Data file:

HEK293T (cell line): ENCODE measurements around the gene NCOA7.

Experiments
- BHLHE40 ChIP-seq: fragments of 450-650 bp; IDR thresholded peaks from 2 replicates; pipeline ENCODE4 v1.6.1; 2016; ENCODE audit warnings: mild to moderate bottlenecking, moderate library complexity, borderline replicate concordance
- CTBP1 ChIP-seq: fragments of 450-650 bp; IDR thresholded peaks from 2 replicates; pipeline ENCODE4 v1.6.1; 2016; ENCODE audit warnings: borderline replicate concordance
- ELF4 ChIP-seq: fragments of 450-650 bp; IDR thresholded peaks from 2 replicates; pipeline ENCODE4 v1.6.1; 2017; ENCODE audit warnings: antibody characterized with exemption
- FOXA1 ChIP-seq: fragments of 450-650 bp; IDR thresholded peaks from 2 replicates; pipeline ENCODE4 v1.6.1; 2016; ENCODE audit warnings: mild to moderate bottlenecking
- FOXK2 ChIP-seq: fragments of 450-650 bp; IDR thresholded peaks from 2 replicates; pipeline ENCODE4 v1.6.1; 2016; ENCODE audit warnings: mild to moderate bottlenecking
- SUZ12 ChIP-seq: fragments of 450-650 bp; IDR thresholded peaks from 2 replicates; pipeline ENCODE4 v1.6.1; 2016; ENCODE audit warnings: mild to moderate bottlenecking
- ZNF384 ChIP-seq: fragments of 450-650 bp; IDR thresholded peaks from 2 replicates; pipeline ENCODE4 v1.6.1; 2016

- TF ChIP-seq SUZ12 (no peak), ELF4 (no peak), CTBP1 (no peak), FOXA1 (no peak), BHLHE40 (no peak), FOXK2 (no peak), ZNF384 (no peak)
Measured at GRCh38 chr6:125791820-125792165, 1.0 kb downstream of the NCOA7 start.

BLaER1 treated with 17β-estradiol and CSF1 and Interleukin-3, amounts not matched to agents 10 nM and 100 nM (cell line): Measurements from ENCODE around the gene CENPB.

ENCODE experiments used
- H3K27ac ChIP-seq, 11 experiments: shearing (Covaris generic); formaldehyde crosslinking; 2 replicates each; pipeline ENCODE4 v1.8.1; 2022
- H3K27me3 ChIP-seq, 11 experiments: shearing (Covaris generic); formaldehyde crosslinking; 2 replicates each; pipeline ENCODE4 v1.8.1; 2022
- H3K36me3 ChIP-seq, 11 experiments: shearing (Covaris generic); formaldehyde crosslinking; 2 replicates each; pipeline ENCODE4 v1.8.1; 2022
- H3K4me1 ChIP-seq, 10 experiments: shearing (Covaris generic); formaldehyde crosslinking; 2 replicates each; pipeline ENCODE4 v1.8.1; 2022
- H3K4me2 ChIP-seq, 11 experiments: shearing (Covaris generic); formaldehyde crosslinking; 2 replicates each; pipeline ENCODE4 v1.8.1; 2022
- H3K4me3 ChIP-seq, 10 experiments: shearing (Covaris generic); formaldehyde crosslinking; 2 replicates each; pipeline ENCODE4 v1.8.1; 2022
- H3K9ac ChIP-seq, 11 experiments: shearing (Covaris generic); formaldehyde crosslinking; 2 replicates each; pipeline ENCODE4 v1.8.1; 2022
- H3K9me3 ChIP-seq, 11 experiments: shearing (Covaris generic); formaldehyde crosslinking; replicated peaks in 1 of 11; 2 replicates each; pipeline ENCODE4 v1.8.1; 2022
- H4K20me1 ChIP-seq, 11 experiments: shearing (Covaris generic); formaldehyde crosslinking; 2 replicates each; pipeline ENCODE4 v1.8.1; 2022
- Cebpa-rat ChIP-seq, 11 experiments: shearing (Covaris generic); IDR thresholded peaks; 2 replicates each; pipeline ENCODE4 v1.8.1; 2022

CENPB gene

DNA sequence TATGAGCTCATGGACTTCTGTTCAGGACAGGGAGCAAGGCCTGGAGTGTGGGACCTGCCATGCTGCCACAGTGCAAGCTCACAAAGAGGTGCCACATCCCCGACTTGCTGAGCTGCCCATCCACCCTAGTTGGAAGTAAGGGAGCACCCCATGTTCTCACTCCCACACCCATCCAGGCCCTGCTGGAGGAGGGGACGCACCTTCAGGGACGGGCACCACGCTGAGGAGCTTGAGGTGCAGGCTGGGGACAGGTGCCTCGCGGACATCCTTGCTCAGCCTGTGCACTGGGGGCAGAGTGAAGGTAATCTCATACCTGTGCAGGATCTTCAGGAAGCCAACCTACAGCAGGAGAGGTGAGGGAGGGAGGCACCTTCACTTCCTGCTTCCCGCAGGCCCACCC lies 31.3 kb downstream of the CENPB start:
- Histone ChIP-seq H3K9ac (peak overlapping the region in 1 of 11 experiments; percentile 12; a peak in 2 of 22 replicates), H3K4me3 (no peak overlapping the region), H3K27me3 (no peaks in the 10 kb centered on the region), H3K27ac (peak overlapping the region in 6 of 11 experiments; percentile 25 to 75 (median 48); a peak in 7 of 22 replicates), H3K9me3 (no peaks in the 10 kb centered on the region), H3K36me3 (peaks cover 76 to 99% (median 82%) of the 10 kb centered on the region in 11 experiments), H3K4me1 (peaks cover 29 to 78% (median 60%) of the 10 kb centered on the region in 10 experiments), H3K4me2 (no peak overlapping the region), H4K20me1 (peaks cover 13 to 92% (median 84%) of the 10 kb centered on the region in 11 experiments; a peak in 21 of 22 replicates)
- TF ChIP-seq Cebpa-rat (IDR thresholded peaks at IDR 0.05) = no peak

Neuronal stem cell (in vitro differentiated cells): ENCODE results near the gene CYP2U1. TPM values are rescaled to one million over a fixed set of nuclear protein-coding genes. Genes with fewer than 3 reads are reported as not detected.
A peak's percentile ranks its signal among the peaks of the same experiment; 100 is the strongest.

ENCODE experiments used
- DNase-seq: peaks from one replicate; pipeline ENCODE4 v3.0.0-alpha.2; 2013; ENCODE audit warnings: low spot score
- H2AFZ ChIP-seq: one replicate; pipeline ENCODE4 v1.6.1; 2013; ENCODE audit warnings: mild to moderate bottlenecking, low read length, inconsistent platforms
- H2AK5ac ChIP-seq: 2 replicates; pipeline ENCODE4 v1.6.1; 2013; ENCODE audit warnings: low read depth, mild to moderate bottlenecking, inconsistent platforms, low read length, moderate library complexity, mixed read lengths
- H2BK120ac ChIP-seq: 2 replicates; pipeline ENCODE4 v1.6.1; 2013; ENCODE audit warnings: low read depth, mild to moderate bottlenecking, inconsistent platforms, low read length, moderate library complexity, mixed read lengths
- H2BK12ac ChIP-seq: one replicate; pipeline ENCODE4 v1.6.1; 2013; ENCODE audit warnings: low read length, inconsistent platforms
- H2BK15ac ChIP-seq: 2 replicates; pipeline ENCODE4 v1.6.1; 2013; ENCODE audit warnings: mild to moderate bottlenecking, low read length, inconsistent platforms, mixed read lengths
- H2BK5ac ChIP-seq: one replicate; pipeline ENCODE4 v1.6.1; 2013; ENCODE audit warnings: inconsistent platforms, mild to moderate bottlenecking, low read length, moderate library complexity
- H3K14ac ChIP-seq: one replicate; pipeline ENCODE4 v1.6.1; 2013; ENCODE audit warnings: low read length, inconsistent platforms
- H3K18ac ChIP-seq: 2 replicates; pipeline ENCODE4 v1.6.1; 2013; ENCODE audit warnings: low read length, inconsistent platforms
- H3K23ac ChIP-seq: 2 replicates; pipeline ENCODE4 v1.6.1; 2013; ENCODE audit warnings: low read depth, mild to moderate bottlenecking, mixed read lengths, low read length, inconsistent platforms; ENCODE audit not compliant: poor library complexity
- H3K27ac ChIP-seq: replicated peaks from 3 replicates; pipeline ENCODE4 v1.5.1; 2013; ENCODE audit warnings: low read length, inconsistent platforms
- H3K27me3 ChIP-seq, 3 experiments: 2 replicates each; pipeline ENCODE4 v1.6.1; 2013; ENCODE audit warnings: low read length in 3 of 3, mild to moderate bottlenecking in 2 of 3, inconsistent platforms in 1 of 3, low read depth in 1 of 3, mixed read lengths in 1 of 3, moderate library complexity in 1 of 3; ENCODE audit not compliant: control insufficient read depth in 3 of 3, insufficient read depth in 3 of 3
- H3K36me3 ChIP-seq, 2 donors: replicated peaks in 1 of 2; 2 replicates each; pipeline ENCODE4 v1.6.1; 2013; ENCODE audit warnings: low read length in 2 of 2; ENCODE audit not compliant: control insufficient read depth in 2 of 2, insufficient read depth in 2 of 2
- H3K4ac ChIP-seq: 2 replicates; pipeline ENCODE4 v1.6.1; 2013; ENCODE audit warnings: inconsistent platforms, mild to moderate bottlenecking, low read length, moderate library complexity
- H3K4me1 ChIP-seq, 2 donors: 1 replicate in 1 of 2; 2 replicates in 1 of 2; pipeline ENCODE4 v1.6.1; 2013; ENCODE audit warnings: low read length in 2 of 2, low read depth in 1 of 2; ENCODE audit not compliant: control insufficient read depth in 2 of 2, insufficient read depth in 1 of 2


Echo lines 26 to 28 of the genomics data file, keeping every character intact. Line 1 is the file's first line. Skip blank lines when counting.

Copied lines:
- Histone ChIP-seq H3K9ac (peak overlapping the region in 1 of 11 experiments; percentile 12; a peak in 2 of 22 replicates), H3K4me3 (no peak overlapping the region), H3K27me3 (no peaks in the 10 kb centered on the region), H3K27ac (peak overlapping the region in 6 of 11 experiments; percentile 25 to 75 (median 48); a peak in 7 of 22 replicates), H3K9me3 (no peaks in the 10 kb centered on the region), H3K36me3 (peaks cover 76 to 99% (median 82%) of the 10 kb centered on the region in 11 experiments), H3K4me1 (peaks cover 29 to 78% (median 60%) of the 10 kb centered on the region in 10 experiments), H3K4me2 (no peak overlapping the region), H4K20me1 (peaks cover 13 to 92% (median 84%) of the 10 kb centered on the region in 11 experiments; a peak in 21 of 22 replicates)
- TF ChIP-seq Cebpa-rat (IDR thresholded peaks at IDR 0.05) = no peak

Neuronal stem cell (in vitro differentiated cells): ENCODE results near the gene CYP2U1. TPM values are rescaled to one million over a fixed set of nuclear protein-coding genes. Genes with fewer than 3 reads are reported as not detected.